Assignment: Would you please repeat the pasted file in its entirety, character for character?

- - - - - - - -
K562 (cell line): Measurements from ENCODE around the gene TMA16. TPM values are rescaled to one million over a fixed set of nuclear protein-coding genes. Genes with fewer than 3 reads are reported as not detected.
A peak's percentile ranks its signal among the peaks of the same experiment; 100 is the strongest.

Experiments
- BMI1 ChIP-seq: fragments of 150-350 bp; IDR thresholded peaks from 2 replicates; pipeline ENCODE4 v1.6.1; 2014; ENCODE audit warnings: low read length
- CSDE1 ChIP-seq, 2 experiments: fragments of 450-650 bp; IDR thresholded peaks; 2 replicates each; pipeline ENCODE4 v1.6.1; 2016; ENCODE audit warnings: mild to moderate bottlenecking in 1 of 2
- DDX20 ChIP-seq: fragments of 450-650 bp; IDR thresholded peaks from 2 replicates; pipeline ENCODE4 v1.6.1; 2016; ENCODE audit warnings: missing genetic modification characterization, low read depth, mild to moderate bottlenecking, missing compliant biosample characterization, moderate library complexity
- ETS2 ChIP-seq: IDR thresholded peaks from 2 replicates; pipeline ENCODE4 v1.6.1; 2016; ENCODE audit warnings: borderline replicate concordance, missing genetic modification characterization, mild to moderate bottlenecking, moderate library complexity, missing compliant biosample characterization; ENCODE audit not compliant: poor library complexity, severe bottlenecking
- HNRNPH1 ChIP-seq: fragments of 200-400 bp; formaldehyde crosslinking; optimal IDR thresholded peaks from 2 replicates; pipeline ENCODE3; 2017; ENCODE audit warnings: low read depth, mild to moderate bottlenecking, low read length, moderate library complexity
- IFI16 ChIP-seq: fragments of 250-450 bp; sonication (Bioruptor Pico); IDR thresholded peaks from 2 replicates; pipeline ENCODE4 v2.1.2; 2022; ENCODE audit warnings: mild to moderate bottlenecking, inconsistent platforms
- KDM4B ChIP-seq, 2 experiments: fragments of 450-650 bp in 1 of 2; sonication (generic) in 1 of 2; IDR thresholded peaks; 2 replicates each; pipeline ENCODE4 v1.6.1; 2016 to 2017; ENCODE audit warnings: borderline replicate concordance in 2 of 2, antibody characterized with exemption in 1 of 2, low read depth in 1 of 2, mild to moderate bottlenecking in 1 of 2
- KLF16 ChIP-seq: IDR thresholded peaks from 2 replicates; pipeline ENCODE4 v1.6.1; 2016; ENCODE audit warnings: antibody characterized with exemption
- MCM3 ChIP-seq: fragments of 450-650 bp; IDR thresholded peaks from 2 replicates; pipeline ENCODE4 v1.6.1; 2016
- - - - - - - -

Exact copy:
K562 (cell line): Measurements from ENCODE around the gene TMA16. TPM values are rescaled to one million over a fixed set of nuclear protein-coding genes. Genes with fewer than 3 reads are reported as not detected.
A peak's percentile ranks its signal among the peaks of the same experiment; 100 is the strongest.

Experiments
- BMI1 ChIP-seq: fragments of 150-350 bp; IDR thresholded peaks from 2 replicates; pipeline ENCODE4 v1.6.1; 2014; ENCODE audit warnings: low read length
- CSDE1 ChIP-seq, 2 experiments: fragments of 450-650 bp; IDR thresholded peaks; 2 replicates each; pipeline ENCODE4 v1.6.1; 2016; ENCODE audit warnings: mild to moderate bottlenecking in 1 of 2
- DDX20 ChIP-seq: fragments of 450-650 bp; IDR thresholded peaks from 2 replicates; pipeline ENCODE4 v1.6.1; 2016; ENCODE audit warnings: missing genetic modification characterization, low read depth, mild to moderate bottlenecking, missing compliant biosample characterization, moderate library complexity
- ETS2 ChIP-seq: IDR thresholded peaks from 2 replicates; pipeline ENCODE4 v1.6.1; 2016; ENCODE audit warnings: borderline replicate concordance, missing genetic modification characterization, mild to moderate bottlenecking, moderate library complexity, missing compliant biosample characterization; ENCODE audit not compliant: poor library complexity, severe bottlenecking
- HNRNPH1 ChIP-seq: fragments of 200-400 bp; formaldehyde crosslinking; optimal IDR thresholded peaks from 2 replicates; pipeline ENCODE3; 2017; ENCODE audit warnings: low read depth, mild to moderate bottlenecking, low read length, moderate library complexity
- IFI16 ChIP-seq: fragments of 250-450 bp; sonication (Bioruptor Pico); IDR thresholded peaks from 2 replicates; pipeline ENCODE4 v2.1.2; 2022; ENCODE audit warnings: mild to moderate bottlenecking, inconsistent platforms
- KDM4B ChIP-seq, 2 experiments: fragments of 450-650 bp in 1 of 2; sonication (generic) in 1 of 2; IDR thresholded peaks; 2 replicates each; pipeline ENCODE4 v1.6.1; 2016 to 2017; ENCODE audit warnings: borderline replicate concordance in 2 of 2, antibody characterized with exemption in 1 of 2, low read depth in 1 of 2, mild to moderate bottlenecking in 1 of 2
- KLF16 ChIP-seq: IDR thresholded peaks from 2 replicates; pipeline ENCODE4 v1.6.1; 2016; ENCODE audit warnings: antibody characterized with exemption
- MCM3 ChIP-seq: fragments of 450-650 bp; IDR thresholded peaks from 2 replicates; pipeline ENCODE4 v1.6.1; 2016